“So what’s new?”
“I’ll quit.” Hadn’t meant to blurt it out like that.
“I just can’t take it anymore. There’s those freaks you can’t stop. How do you put handcuffs on a ghost? I saw one shove a person out of a window today. Right in front of me. Couldn’t do a thing.” And it knew exactly what it was doing, giving me a grin and a wave before floating through a wall.
That at least shut her up for a short while, but she started up again. “Still, most cases are normal crimes, nothing but regular humans.”
“Doesn’t feel like it, lately.”
Fred shrugged. “A blip in the statistics. Don’t rush things.”
I snorted. “If at least there wasn’t that much up in the air with civil rights for those freaks. There’s your problem right there. Call them human rights like you should, and it all becomes easier.”
Fred pulled a face. Her problem, she’d started the conversation.
I picked up my half-empty glass of beer again, and she kept staring at me while I drank, which got on my nerves. “What’s up with you now?”
“Just wondering if it’d make sense for you to join that new unit for supernatural crimes.”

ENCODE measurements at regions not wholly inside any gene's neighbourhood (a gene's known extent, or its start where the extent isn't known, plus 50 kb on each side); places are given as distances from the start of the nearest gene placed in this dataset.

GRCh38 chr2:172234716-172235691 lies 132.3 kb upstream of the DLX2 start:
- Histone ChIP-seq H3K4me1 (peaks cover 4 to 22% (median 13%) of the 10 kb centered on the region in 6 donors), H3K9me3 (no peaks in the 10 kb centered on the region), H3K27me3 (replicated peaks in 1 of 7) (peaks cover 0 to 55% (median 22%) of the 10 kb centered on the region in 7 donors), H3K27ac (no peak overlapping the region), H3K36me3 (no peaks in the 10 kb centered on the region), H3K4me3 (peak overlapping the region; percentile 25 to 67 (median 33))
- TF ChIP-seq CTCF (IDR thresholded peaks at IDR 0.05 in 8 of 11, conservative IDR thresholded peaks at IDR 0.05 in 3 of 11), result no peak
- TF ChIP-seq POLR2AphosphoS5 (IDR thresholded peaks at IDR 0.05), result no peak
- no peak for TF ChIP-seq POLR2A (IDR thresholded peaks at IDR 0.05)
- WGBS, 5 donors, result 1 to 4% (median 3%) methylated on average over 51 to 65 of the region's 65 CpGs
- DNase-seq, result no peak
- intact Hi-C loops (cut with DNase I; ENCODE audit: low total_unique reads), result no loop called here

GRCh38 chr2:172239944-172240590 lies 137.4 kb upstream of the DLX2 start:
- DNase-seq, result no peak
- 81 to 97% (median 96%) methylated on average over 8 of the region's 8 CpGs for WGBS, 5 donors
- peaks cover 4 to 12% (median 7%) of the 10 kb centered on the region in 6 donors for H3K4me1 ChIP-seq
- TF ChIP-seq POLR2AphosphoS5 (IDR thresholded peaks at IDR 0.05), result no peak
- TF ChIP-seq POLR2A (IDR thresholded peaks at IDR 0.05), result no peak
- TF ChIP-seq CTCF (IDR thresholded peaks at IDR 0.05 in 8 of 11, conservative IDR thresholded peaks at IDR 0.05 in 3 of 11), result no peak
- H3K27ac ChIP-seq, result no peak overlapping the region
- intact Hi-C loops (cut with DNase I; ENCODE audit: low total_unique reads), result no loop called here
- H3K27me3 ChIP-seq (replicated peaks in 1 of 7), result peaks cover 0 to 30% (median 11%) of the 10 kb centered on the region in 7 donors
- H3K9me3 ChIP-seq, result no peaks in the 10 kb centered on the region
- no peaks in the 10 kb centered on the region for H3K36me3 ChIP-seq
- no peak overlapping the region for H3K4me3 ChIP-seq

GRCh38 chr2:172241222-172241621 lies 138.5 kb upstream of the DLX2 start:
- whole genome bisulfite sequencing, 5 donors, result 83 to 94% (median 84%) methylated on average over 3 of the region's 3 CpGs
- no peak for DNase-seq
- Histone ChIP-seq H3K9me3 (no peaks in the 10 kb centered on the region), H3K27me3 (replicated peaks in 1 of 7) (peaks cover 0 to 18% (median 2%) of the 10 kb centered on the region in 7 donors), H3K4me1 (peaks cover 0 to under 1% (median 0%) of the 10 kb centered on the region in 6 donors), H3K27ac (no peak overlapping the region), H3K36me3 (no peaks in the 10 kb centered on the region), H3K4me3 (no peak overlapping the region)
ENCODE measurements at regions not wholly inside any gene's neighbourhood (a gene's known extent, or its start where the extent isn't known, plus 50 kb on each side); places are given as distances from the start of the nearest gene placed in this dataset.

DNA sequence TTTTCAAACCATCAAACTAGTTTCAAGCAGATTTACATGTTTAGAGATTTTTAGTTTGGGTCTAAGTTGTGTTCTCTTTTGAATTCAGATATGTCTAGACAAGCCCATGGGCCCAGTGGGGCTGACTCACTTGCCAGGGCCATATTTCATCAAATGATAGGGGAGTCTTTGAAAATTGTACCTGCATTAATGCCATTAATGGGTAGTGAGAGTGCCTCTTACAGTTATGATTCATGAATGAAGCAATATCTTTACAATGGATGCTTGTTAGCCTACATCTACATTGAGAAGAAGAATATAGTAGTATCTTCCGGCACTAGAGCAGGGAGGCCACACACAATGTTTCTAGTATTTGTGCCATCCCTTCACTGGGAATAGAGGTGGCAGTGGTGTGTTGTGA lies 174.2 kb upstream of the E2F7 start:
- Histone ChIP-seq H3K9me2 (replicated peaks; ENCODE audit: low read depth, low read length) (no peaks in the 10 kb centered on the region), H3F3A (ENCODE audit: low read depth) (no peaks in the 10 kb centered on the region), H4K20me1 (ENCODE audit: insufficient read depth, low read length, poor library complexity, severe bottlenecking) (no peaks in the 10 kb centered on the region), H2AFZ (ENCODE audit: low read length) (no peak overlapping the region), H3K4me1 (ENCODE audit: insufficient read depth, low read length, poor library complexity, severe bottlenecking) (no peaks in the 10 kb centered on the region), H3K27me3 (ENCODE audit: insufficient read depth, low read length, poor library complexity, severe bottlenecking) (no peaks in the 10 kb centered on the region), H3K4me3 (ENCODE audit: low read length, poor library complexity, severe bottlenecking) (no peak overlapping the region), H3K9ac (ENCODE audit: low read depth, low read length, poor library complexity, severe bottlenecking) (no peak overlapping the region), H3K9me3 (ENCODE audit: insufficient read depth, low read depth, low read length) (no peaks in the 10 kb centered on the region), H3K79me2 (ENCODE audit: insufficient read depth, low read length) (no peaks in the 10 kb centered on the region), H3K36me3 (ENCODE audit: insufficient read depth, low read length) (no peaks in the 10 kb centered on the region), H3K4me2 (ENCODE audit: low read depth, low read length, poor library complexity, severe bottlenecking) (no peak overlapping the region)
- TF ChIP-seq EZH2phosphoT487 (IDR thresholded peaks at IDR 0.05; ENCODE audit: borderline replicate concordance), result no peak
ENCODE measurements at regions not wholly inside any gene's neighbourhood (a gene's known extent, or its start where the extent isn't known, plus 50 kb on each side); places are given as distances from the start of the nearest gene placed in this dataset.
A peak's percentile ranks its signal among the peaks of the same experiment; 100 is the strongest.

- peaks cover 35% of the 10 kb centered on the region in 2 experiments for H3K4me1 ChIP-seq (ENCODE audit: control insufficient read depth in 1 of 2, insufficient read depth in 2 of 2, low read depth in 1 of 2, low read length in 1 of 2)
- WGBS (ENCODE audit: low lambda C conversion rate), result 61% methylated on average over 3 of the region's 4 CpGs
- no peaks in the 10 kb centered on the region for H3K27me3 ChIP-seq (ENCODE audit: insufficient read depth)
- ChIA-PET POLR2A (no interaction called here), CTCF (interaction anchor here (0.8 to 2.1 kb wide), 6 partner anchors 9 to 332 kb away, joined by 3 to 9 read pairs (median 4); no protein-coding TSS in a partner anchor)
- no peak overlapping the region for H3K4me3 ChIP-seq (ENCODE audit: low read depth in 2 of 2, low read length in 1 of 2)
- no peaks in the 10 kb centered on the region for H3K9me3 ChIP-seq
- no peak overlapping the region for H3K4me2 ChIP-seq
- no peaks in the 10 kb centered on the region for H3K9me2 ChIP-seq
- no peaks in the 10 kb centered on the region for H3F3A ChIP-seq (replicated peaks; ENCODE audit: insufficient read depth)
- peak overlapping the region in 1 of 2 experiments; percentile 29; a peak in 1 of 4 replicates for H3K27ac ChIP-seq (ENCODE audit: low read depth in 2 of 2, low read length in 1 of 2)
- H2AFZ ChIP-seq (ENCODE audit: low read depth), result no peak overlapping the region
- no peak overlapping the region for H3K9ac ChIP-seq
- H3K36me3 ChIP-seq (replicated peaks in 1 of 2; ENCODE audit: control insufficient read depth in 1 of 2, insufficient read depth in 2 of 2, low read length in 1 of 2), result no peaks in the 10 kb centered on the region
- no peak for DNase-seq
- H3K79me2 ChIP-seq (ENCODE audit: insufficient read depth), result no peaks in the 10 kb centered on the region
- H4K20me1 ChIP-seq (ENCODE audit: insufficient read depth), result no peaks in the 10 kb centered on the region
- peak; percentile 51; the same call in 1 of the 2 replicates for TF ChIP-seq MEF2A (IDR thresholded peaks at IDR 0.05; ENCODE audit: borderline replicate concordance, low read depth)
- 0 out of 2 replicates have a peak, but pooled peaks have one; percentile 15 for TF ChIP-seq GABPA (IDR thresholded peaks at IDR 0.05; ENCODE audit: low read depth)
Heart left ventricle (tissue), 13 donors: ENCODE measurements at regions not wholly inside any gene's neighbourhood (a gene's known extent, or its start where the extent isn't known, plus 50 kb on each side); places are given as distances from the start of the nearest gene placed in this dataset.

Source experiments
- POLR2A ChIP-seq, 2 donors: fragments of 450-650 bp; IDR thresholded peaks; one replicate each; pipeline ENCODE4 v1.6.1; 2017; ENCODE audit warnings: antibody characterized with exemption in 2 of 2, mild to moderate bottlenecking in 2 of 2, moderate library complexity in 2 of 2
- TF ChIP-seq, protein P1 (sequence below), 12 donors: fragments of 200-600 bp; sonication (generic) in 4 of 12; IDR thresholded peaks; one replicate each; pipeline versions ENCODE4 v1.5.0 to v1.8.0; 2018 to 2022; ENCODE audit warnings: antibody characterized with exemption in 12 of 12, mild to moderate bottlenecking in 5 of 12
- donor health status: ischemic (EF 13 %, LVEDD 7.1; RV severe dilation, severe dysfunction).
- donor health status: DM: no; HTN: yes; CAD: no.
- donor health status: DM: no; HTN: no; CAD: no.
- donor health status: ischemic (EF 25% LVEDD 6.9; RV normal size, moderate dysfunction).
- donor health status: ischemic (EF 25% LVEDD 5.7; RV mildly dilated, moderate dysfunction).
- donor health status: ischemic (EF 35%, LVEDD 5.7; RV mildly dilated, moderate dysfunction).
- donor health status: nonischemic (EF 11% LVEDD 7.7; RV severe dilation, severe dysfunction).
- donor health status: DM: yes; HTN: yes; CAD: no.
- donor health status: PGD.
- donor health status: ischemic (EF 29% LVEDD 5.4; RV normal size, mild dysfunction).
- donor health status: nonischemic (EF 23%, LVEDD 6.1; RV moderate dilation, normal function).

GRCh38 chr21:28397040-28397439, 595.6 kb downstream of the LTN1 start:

“And handle more of that shit? Are you crazy?”
“They are looking into ways to neutralise, ah, unusual threats, and are bound to be the best informed on the general topic of all of us.”
Put like that it wasn’t that far-fetched. Still disgusting. Fred raised her hands, “Just a thought.”
“I’ll think about it.”
I’m still thinking.
Inspired by the prompt "A cop who keeps encountering preternatural creatures and incidents that make it harder and harder for him to do things "by the book," which he wants to do." by Elizabeth Barette aka ysabetwordsmith. Sponsored by Tango
The guests at the Princess's christening were in awe, and her parents proud as could be, as the three wise women of the Realm had accepted their invitation. All noise stopped when the trio stepped up to the cradle to give her good wishes, in solemn voices sweet as summer wind.
“She shall have a mind clear as ice, so she can detect the flaw in any plan, thing, or person,” said the first.
“She shall have a heart strong as steel, so she won’t be hurt or swayed by trifles,” said the second.
“She shall have a tongue sharp as a knife, and wield it expertly,” said the third.